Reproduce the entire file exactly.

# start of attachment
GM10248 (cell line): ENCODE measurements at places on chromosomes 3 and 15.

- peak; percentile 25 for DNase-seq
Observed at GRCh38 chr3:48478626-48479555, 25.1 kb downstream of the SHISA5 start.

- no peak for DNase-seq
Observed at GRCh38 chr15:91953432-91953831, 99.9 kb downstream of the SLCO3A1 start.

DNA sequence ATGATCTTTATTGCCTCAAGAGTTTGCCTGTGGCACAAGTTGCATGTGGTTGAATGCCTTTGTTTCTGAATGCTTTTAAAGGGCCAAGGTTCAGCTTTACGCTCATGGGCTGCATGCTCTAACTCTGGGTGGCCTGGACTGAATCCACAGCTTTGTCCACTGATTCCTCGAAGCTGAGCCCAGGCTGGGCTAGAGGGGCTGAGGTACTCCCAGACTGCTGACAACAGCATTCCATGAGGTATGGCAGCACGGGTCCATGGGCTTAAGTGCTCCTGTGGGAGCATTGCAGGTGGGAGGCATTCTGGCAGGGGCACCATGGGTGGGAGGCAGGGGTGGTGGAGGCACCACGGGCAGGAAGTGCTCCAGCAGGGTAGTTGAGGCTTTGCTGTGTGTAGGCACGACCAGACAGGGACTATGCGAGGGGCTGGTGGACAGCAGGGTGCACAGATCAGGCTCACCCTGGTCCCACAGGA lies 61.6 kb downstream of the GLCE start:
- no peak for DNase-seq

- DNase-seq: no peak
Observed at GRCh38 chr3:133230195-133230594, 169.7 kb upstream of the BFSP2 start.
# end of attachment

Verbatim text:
GM10248 (cell line): ENCODE measurements at places on chromosomes 3 and 15.

- peak; percentile 25 for DNase-seq
Observed at GRCh38 chr3:48478626-48479555, 25.1 kb downstream of the SHISA5 start.

- no peak for DNase-seq
Observed at GRCh38 chr15:91953432-91953831, 99.9 kb downstream of the SLCO3A1 start.

DNA sequence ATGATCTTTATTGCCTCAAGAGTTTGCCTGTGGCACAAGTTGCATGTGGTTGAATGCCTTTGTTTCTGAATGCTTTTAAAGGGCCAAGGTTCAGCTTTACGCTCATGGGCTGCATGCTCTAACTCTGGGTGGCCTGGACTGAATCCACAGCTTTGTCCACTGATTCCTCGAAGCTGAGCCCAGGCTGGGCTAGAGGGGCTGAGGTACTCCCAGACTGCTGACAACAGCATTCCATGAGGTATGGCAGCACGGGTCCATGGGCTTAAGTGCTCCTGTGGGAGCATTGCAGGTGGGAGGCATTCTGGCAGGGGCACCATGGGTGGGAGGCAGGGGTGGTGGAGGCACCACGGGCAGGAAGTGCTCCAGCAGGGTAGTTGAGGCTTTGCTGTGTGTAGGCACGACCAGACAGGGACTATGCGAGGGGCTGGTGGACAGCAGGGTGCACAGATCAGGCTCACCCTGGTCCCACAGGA lies 61.6 kb downstream of the GLCE start:
- no peak for DNase-seq

- DNase-seq: no peak
Observed at GRCh38 chr3:133230195-133230594, 169.7 kb upstream of the BFSP2 start.